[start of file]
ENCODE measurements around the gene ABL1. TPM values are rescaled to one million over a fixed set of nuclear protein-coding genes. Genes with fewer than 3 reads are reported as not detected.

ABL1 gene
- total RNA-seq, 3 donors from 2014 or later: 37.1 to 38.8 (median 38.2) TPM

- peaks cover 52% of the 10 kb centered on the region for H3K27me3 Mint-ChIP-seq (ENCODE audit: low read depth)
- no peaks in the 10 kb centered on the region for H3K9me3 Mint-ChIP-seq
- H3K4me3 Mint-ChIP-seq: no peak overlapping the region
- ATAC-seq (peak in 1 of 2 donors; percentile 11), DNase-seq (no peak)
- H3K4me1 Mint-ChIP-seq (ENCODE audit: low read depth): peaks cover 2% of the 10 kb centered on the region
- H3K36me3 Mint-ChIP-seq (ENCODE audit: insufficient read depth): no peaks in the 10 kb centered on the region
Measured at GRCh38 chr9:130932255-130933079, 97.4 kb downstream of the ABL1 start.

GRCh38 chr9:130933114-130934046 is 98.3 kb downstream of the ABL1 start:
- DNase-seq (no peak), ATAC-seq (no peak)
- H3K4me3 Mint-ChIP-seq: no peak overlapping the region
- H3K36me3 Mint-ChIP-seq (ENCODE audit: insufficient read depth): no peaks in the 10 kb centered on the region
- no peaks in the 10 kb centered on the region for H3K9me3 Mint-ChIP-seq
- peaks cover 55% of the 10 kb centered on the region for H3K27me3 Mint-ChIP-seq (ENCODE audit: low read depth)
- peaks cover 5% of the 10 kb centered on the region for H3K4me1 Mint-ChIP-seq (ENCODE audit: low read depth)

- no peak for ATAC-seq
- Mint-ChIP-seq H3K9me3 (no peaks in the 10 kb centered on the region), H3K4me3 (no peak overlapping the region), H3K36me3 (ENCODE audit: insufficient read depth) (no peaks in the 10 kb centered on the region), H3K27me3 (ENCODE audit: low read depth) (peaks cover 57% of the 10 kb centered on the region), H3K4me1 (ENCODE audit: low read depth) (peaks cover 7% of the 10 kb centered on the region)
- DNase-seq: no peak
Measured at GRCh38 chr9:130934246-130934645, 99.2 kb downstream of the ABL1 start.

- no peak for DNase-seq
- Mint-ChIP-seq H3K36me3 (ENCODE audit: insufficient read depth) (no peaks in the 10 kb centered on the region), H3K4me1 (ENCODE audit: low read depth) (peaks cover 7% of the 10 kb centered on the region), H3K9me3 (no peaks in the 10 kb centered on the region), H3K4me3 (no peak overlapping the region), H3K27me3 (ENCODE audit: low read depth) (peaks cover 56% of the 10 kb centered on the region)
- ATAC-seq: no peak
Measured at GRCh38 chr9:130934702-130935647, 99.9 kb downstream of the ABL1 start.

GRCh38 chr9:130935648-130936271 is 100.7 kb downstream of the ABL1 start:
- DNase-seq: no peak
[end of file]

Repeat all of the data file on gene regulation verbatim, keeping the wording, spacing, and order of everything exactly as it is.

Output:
ENCODE measurements around the gene ABL1. TPM values are rescaled to one million over a fixed set of nuclear protein-coding genes. Genes with fewer than 3 reads are reported as not detected.

ABL1 gene
- total RNA-seq, 3 donors from 2014 or later: 37.1 to 38.8 (median 38.2) TPM

- peaks cover 52% of the 10 kb centered on the region for H3K27me3 Mint-ChIP-seq (ENCODE audit: low read depth)
- no peaks in the 10 kb centered on the region for H3K9me3 Mint-ChIP-seq
- H3K4me3 Mint-ChIP-seq: no peak overlapping the region
- ATAC-seq (peak in 1 of 2 donors; percentile 11), DNase-seq (no peak)
- H3K4me1 Mint-ChIP-seq (ENCODE audit: low read depth): peaks cover 2% of the 10 kb centered on the region
- H3K36me3 Mint-ChIP-seq (ENCODE audit: insufficient read depth): no peaks in the 10 kb centered on the region
Measured at GRCh38 chr9:130932255-130933079, 97.4 kb downstream of the ABL1 start.

GRCh38 chr9:130933114-130934046 is 98.3 kb downstream of the ABL1 start:
- DNase-seq (no peak), ATAC-seq (no peak)
- H3K4me3 Mint-ChIP-seq: no peak overlapping the region
- H3K36me3 Mint-ChIP-seq (ENCODE audit: insufficient read depth): no peaks in the 10 kb centered on the region
- no peaks in the 10 kb centered on the region for H3K9me3 Mint-ChIP-seq
- peaks cover 55% of the 10 kb centered on the region for H3K27me3 Mint-ChIP-seq (ENCODE audit: low read depth)
- peaks cover 5% of the 10 kb centered on the region for H3K4me1 Mint-ChIP-seq (ENCODE audit: low read depth)

- no peak for ATAC-seq
- Mint-ChIP-seq H3K9me3 (no peaks in the 10 kb centered on the region), H3K4me3 (no peak overlapping the region), H3K36me3 (ENCODE audit: insufficient read depth) (no peaks in the 10 kb centered on the region), H3K27me3 (ENCODE audit: low read depth) (peaks cover 57% of the 10 kb centered on the region), H3K4me1 (ENCODE audit: low read depth) (peaks cover 7% of the 10 kb centered on the region)
- DNase-seq: no peak
Measured at GRCh38 chr9:130934246-130934645, 99.2 kb downstream of the ABL1 start.

- no peak for DNase-seq
- Mint-ChIP-seq H3K36me3 (ENCODE audit: insufficient read depth) (no peaks in the 10 kb centered on the region), H3K4me1 (ENCODE audit: low read depth) (peaks cover 7% of the 10 kb centered on the region), H3K9me3 (no peaks in the 10 kb centered on the region), H3K4me3 (no peak overlapping the region), H3K27me3 (ENCODE audit: low read depth) (peaks cover 56% of the 10 kb centered on the region)
- ATAC-seq: no peak
Measured at GRCh38 chr9:130934702-130935647, 99.9 kb downstream of the ABL1 start.

GRCh38 chr9:130935648-130936271 is 100.7 kb downstream of the ABL1 start:
- DNase-seq: no peak